I subscribe to the This Is True mailing list. They ran an article a while back about someone giving Vice President Dick Cheney “a piece of their mind” and getting talked to by the secret service for doing so (the secret service accused the person of “harassing” and “threatening” Cheney). I’ve been trying to dig up the details on the story for those interested, but the details are actually irrelevant for the purpose of this article. In any case, it re-enforced one of my keys of good communication: always present an idea or opinion with the other person’s interests in mind.
I hate interviewing. I hate having to use phrases like “my skills and qualifications” and watching what I say so I won’t discourage the interviewer from hiring me. So I tend to be extremely forgiving when I am the one conducting the interview. However, through the years I’ve noticed so many people make some obvious mistakes. So my list of interviewing tips has now become a list of things not to do in an interview. Some of these tips can also apply to sales calls any other situation where you’re selling your skills, products or services.
Tip #1: Dress Appropriately:
There’s an old story about a manager being fired and leaving his successor two envelopes. The envelopes, labeled #1 and #2 are to be opened in that order when the new manager gets in a tough situation. The story goes that the new manger gets in a bind, opens #1 which has a note inside that reads “Blame it on me.” This works for a little while and then another major problem arises. The new manager opens up #2 which contains a note that reads “Prepare two envelopes.”
The word “but” often causes trouble in interpersonal communication. Consider the following statement: “You did a great job, but….”
Of course, you expect to hear something negative next and the part about doing a great job is forgotten. Instead, try this “You did a great job, and if we could just fix this one issue, things will go even smoother next time.” Another alternative would be to replace the first comma with a period and delete the “and.”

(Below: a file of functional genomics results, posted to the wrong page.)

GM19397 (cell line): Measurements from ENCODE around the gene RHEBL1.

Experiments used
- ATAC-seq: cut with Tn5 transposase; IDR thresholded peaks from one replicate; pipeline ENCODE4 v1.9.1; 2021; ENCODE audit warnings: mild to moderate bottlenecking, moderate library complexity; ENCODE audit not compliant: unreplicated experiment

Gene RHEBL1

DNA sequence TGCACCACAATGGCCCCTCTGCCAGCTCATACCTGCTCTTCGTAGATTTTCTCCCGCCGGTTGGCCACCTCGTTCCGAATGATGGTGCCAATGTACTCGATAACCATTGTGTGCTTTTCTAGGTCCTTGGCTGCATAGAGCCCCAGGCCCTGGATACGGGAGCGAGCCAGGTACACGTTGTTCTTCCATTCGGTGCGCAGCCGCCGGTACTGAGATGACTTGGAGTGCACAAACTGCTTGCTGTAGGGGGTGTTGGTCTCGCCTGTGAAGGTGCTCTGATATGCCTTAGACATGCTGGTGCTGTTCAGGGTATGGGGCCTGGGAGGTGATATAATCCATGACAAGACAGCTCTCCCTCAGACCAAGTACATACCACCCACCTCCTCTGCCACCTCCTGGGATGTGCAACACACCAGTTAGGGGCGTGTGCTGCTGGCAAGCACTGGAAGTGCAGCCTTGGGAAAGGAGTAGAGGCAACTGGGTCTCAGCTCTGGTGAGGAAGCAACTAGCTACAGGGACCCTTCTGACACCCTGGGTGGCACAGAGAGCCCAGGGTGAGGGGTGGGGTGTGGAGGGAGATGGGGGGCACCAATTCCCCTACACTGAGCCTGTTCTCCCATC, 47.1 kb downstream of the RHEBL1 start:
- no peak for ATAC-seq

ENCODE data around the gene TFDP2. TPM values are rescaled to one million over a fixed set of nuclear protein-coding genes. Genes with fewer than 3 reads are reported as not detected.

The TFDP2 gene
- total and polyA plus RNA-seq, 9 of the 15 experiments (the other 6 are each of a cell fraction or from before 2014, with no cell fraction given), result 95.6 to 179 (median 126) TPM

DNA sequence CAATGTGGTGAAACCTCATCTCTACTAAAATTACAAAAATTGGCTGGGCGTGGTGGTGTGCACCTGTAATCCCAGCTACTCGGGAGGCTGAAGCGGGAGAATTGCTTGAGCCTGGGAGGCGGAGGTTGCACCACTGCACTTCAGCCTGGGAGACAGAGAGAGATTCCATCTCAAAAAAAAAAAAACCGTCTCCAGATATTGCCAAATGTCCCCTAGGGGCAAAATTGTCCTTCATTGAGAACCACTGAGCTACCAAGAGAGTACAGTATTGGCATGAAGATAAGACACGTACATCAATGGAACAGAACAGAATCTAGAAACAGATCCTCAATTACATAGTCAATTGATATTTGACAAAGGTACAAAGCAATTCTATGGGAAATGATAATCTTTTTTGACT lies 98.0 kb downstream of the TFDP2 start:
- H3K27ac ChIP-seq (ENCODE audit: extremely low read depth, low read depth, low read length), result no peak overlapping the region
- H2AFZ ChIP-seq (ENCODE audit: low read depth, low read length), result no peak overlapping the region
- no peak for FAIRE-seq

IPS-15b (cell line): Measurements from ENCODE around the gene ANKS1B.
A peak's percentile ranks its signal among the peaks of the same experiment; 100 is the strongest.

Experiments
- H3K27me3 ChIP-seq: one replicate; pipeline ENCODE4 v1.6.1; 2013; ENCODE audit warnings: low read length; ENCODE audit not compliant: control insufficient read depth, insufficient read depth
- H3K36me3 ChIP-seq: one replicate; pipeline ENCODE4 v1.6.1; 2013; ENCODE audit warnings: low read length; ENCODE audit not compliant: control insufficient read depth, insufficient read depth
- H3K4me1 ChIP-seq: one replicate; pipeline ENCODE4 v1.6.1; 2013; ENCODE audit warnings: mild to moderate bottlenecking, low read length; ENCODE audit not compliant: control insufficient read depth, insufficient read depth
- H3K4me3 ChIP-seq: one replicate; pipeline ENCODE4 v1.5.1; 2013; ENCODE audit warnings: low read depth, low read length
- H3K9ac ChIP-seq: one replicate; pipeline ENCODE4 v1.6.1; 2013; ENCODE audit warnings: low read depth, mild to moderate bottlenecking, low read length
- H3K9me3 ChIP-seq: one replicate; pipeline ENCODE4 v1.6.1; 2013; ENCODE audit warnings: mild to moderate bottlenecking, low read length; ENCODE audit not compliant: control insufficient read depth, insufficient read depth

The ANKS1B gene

Something I see all too often is people allowing their political beliefs to ruin their relationships. I’ve heard people in business settings say things like “I can’t stand him, he’s a Republican” or “don’t waste your time talking to that Liberal.”
Those of us that are interested in politics have some strong beliefs that we’re really passionate about. And yes, it’s fine to think that people on the other side of a particular issue are wrong. But don’t let it get in the way of your friendship or relationship.
Have you ever met someone that had a unique name?
Have you ever met someone with a name that you’ve heard before, but this person spells it differently?
When these things happen, you have a unique opportunity to really connect with this person. I learned this when I was an instructor at Bentley College. I was part of a group of 12 graduate students that would be teaching a course in basic computer use (MS Windows, MS Office & the Internet) and only two of us were from the USA. I remember talking to one of the people from India and asking him how to properly spell and pronounce his name. He was impressed that someone was interested enough to take the time to learn this as everyone else would ask him to use a nickname that was easier to pronounce and spell. He and I quickly became good friends.